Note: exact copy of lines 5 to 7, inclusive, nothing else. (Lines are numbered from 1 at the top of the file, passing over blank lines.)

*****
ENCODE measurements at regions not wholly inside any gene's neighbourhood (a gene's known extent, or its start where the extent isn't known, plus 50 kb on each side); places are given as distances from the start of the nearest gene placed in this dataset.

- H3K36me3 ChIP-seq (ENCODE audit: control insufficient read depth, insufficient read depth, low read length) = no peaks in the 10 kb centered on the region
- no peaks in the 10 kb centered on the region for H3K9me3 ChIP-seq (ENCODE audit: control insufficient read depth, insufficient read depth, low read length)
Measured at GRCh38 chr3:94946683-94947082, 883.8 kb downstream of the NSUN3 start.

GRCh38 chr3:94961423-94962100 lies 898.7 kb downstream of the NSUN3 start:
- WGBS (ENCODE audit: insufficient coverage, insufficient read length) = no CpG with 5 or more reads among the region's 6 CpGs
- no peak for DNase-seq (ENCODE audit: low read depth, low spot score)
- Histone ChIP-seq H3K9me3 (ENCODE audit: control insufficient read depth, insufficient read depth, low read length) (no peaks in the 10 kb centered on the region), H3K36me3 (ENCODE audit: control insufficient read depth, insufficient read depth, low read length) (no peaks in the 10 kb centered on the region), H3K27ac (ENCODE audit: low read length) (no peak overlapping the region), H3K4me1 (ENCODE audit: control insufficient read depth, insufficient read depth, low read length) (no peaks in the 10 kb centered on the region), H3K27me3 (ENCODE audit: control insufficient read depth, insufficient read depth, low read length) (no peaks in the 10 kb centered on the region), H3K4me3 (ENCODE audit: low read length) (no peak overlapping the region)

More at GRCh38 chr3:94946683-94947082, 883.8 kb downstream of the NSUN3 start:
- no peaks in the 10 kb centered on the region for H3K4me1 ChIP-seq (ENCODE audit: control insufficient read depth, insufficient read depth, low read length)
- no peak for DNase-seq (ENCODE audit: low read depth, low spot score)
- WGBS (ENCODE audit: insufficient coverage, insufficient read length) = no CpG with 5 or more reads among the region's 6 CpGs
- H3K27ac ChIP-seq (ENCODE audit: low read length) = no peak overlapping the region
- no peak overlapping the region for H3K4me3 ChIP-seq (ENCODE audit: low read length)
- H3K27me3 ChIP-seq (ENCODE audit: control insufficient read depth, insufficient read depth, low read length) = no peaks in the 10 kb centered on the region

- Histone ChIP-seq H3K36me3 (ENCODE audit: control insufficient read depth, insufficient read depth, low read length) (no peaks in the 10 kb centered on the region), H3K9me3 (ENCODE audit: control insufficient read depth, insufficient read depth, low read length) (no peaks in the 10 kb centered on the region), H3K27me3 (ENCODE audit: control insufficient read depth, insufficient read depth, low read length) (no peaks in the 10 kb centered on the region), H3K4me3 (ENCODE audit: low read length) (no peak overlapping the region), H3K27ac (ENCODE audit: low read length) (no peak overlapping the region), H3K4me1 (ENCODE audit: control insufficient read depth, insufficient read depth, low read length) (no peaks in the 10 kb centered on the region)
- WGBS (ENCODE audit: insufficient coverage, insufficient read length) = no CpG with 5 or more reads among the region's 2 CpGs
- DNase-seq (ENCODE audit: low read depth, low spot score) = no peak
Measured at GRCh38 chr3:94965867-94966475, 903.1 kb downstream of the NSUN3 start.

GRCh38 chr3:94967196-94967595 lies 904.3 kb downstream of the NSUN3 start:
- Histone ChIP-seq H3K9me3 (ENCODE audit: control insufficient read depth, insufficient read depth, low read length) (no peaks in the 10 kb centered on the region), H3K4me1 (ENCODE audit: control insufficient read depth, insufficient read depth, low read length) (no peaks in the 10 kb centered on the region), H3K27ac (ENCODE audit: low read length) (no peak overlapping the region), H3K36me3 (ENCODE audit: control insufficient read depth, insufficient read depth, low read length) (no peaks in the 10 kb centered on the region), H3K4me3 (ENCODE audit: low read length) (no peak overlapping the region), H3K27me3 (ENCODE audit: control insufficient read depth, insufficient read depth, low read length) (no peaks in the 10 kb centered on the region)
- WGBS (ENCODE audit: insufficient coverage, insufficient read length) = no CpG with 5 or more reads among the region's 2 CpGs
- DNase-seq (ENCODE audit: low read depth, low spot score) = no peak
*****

GRCh38 chr3:94961423-94962100 lies 898.7 kb downstream of the NSUN3 start:
- WGBS (ENCODE audit: insufficient coverage, insufficient read length) = no CpG with 5 or more reads among the region's 6 CpGs
- no peak for DNase-seq (ENCODE audit: low read depth, low spot score)